Septic Smells Outside After Using the Shower
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An outdoor septic smell after a shower can be due to improper venting, but is usually caused by an issue with the leach field.
Most homeowners whose houses are connected to septic systems forget that there is a septic tank located below their backyard until a problem develops. A septic smell outside after showering could be a sign of a serious problem with the septic system. Unfortunately, unless you want to stop showering and using your other plumbing fixtures, it's a problem that will need to be repaired sooner rather than later.
The Septic Tank
Dwellings that are not connected to a city sewer require a septic system. The beginning of the journey is the same with city sewage and a septic system, but instead of flowing from the house into the sewer, liquid and solid waste flows from the house into a septic tank. A septic tank is usually made of concrete but can also be made of fiberglass or polyethylene. In the septic tank, solids settle to the bottom and are broken down into sludge by natural bacteria, while liquids overflow through an outlet pipe and into a leach field.
The Leach Field
A leach field is usually made up of a series of perforated pipes run through a bed of underground gravel or soil. The liquid from the septic tank, also known as effluent, runs into the leach field and eventually exits the pipes through the perforations to be absorbed by the soil.
Plugged Leach Field
A septic smell after running the shower can be due to broken pipes or an overflowing septic tank, but it is most often caused by a leach field blockage or failure. A healthy leach field that is operating properly can often last 20 to 30 years. But if a leach field is improperly designed or installed it can fail. A leach field installed near trees will almost always develop problems, as tree roots are one of the main causes of leach field blockage and failure.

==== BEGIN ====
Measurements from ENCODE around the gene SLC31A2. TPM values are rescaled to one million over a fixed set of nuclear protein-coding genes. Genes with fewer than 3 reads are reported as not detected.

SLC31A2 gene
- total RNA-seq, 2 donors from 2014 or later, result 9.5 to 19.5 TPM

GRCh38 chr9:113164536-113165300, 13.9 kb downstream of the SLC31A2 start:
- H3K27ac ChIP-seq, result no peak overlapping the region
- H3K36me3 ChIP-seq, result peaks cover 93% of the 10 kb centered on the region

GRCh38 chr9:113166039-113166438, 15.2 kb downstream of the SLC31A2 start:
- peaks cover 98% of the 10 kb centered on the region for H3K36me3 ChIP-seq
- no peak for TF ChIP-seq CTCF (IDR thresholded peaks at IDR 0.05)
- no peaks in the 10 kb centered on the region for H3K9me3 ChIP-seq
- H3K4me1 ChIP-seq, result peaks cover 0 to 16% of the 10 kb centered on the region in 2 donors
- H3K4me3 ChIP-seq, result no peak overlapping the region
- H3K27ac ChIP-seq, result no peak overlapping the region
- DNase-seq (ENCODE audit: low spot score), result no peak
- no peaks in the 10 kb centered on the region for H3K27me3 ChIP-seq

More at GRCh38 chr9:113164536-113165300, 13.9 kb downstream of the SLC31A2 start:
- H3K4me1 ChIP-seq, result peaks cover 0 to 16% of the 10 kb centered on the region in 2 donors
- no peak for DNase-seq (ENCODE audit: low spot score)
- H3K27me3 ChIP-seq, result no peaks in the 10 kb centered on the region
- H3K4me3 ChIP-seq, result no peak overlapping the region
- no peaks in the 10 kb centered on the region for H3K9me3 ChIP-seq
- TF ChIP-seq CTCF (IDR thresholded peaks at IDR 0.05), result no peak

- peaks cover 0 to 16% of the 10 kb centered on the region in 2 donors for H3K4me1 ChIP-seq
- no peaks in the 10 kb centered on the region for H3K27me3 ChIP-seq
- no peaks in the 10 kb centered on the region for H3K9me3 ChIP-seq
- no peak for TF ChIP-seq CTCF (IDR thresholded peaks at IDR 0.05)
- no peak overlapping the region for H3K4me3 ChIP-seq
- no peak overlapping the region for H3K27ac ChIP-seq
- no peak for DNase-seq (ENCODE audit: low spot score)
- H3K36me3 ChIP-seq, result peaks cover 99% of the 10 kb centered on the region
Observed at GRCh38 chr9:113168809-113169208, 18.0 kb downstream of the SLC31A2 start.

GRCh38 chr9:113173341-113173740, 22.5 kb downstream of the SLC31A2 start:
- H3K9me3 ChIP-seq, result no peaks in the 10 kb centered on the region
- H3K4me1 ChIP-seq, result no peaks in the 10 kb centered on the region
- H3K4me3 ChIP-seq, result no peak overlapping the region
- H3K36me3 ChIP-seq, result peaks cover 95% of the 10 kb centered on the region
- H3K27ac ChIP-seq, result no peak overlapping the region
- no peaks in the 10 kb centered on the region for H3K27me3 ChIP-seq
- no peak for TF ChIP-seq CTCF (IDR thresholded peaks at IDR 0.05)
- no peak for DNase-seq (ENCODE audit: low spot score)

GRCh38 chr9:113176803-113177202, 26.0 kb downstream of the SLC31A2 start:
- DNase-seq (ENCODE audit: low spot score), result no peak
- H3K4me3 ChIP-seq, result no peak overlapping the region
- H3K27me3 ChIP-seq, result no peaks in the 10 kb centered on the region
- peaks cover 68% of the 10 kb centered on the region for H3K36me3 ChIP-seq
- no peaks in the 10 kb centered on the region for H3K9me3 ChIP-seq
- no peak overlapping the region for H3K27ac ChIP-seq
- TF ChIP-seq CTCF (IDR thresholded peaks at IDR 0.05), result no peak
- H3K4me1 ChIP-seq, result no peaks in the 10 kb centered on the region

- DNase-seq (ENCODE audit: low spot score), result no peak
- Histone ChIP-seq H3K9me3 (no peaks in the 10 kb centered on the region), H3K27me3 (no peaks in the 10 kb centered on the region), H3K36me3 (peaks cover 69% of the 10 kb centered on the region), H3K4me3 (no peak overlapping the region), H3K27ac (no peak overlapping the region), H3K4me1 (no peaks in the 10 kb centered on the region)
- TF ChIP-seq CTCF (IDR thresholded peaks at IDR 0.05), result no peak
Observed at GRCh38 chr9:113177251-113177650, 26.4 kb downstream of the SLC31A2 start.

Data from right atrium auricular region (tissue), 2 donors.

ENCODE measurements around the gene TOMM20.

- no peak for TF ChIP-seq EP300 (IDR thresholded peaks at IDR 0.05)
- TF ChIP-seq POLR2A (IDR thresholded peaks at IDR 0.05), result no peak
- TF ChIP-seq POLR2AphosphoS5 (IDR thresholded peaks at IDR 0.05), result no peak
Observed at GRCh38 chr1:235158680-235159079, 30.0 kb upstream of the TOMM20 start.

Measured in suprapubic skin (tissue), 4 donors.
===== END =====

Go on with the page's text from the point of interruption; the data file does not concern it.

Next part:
Signs of Leach Field Failure
A leach field that is failing or blocked can either back up into the septic tank and cause the drains inside the house to back up, or overload the leach field with too much liquid. In some cases it will do both. The water from a shower, especially a long one, can be enough to flood a plugged leach field. Signs of a failing leach field are a wet or spongy feeling in the leach field, thick growth of grass in the leach field, and a septic or sewer smell.
All plumbing fixtures are equipped with a drain trap that prevents sewer gas from entering the dwelling through the drain pipes. Instead, the gas exits through vent pipes on the roof. If the vent pipe is too short or too high, the sewer gas smell can float down into the yard. Strong winds can also cause this to happen.
Septic Smell Solutions
Extending or reducing the height of a vent pipe will often prevent sewer gas issues. For a septic system, having the septic tank pumped regularly is the best way to keep the leach field clear and operating properly. If the tank is not emptied regularly, solids can build up and plug the leach field. Adding a monthly septic treatment can help maintain the proper bacterial balance to break down solid waste and clear out the leach field. Removing trees from the area will prevent roots from invading the leach field. If a leach field fails and cannot be cleared, it will need to be replaced.
Gary Sprague is a retired master plumber who started as an apprentice right out of high school and spent over 25 years in the family business. Most of his experience is in residential service and repair work, though he has also worked on new construction and commercial projects.